A true classic.  Madeline is a simple story about a little girl living in an orphanage and her adventurous spirit.  My students (both boys and girls) always seem to relate to Madeline--even though most don't know about orphans and orphanages.


Bear Sees Colors is a read aloud that I read the first week of every school year, and during summer school when I teach pre-kindergarten.  It would be perfect for little ones when learning colors.  I also use it for predictions--they are pretty obvious (especially for those that can already produce rhymes), but helps to reinforce the concept of predictions and my students confidence in participating.


This is another in the "Bear Books" series by Karma Wilson.  It's follows the story of our familiar friend bear and his hungry journey after waking up from his winter hibernation.  Bear and his friends are always a fave for kindergarten students.


Sheep in a Jeep is another popular series for kindergarten-aged students.  It's a classic, and even I can remember this one from my kindergarten days.  I also love using it when working on word work--I include both the rhyming words and the /sh/ digraph for challenge work.


Ok.  I LOVE this one.  Mostly because it has so many different word families that I can repeadely use it during word work and building CVC words.  I also highly recommend the follow-up title, "Dog on a Frog?".  Both are hilarious and my students can't help but giggle during this read aloud.


The Very Cranky Bear is not only a great rhyming read aloud, but also a super cute story about friendship and helping one another.  I also love describing the word "cranky" to my kindergarteners.


Gerald the giraffe can't dance, and his jungle friends just make fun of him because he tries.  By the end, he finds support from his friends and finds just the right music to help him dance.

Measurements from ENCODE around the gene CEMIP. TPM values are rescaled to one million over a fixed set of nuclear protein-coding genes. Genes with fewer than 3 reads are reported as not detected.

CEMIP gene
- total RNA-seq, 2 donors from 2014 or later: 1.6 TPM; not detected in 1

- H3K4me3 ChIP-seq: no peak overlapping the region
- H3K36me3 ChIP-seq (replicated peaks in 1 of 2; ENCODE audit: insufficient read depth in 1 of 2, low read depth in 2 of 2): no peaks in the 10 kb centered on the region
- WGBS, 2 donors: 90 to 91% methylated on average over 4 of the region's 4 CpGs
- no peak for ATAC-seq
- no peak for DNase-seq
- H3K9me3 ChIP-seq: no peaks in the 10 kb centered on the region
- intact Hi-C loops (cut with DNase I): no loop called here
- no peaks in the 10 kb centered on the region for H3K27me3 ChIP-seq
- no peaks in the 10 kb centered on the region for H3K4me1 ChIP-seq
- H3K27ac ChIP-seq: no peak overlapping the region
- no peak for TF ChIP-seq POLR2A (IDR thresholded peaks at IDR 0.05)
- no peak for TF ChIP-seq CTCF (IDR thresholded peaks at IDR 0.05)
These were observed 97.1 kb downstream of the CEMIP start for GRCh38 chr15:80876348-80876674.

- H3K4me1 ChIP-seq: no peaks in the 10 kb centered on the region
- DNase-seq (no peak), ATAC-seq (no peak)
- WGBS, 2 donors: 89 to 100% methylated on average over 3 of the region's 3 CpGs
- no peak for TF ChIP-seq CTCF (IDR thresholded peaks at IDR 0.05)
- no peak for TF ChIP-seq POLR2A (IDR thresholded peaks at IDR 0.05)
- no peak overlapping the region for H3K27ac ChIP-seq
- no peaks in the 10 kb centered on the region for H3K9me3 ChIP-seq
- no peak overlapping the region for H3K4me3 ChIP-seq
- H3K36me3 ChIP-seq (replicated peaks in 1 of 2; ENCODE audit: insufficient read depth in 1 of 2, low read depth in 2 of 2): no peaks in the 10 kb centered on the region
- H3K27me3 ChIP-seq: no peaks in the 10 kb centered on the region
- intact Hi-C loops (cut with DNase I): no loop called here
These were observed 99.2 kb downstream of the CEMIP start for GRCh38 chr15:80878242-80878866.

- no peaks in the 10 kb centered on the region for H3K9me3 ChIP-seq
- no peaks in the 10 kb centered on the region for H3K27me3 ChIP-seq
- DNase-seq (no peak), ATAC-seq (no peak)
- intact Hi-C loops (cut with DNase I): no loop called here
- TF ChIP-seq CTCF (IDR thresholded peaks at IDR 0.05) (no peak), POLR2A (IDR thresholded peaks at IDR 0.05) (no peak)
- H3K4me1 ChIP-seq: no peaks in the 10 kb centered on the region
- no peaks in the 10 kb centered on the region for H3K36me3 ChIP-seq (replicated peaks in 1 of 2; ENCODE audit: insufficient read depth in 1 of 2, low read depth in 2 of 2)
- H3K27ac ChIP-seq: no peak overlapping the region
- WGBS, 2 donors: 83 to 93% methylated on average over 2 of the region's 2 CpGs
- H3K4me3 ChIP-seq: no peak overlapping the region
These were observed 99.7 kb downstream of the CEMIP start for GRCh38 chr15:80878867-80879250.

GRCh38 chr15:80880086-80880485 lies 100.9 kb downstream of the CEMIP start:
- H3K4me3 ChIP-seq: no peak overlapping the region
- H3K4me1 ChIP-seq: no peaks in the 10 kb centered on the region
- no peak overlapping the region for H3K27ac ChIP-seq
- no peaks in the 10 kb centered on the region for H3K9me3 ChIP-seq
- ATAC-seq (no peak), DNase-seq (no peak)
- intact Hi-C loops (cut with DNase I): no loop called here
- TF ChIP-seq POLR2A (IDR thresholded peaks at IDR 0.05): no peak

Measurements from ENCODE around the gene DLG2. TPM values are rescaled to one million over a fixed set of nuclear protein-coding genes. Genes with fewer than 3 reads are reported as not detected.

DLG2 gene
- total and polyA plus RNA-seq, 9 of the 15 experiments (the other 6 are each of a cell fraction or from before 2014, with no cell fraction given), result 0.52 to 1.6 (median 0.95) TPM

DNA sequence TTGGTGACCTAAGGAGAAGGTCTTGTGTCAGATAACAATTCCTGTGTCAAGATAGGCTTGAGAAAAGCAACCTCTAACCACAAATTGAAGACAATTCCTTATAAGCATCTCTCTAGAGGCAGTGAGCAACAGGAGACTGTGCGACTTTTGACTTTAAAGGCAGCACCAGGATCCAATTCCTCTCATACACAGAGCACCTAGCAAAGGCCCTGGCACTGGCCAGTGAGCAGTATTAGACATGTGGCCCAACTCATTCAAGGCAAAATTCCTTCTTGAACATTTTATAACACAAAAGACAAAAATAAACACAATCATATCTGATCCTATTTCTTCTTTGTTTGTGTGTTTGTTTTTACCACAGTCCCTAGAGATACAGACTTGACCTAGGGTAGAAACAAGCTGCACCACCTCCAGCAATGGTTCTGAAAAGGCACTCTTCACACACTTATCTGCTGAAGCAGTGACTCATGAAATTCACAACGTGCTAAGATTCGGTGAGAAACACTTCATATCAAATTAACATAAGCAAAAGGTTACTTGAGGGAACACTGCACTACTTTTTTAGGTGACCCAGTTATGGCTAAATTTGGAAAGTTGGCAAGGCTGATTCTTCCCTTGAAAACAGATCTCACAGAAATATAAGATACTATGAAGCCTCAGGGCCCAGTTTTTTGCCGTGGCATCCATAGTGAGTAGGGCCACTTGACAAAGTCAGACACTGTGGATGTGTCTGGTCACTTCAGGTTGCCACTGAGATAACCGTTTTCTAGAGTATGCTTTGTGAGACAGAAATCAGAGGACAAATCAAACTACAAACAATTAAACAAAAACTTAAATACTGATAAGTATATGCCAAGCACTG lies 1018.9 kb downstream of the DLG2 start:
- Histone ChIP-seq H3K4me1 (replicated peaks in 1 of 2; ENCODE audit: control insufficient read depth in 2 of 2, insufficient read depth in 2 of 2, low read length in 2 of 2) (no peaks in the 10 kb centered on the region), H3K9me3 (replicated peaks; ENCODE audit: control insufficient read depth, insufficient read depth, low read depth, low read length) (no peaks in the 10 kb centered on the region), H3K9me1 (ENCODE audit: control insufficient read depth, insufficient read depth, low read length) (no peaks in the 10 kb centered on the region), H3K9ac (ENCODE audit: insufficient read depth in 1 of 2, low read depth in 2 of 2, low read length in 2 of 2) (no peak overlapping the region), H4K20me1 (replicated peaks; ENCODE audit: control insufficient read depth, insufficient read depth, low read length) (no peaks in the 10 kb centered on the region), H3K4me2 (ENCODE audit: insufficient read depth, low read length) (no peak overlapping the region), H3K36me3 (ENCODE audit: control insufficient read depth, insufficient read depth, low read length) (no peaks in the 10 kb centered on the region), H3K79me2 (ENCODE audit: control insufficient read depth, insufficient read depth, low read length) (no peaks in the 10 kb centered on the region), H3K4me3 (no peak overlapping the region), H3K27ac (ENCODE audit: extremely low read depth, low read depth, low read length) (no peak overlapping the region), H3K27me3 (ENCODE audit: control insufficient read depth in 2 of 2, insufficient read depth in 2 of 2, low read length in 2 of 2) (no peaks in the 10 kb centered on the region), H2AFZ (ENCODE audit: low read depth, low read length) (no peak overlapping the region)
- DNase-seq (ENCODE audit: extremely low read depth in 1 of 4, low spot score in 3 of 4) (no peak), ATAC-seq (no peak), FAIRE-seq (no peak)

I love this read.  The text is incredibly simple, and the pictures are so detailed and artistic.  I love reading this in the classroom, but it would be such a great read for younger kids at home.  The story follows a little girl who acts up and compares herself to various wild animals. 


This is a recent classic that so many parents already have at home.  It's a perfect bedtime story about  a construction site going to bed.  I would also encourage parents to get their students involved in their read alouds; have them read with you, produce rhyming words, and track the words as you read.


This is quite a popular series with many sequels.  Most recently they came out with "How Do Dinosaurs Learn to Read?" that I bought at our Scholastic Book Fair.  I love how this book rhymes while discussing "unexpected" and "expected" behavior at school.


I LOVE The Gruffalo.  It actually may be tied with Room on the Broom for my top fave rhyming book.  This story is about a trickster mouse who walks through the forest avoiding predators by warning them of "The Gruffalo".  Little does he know, he's describing an actual animal that he soon faces.  There is also an animated version on Netflix and Amazon Prime that is a must-see.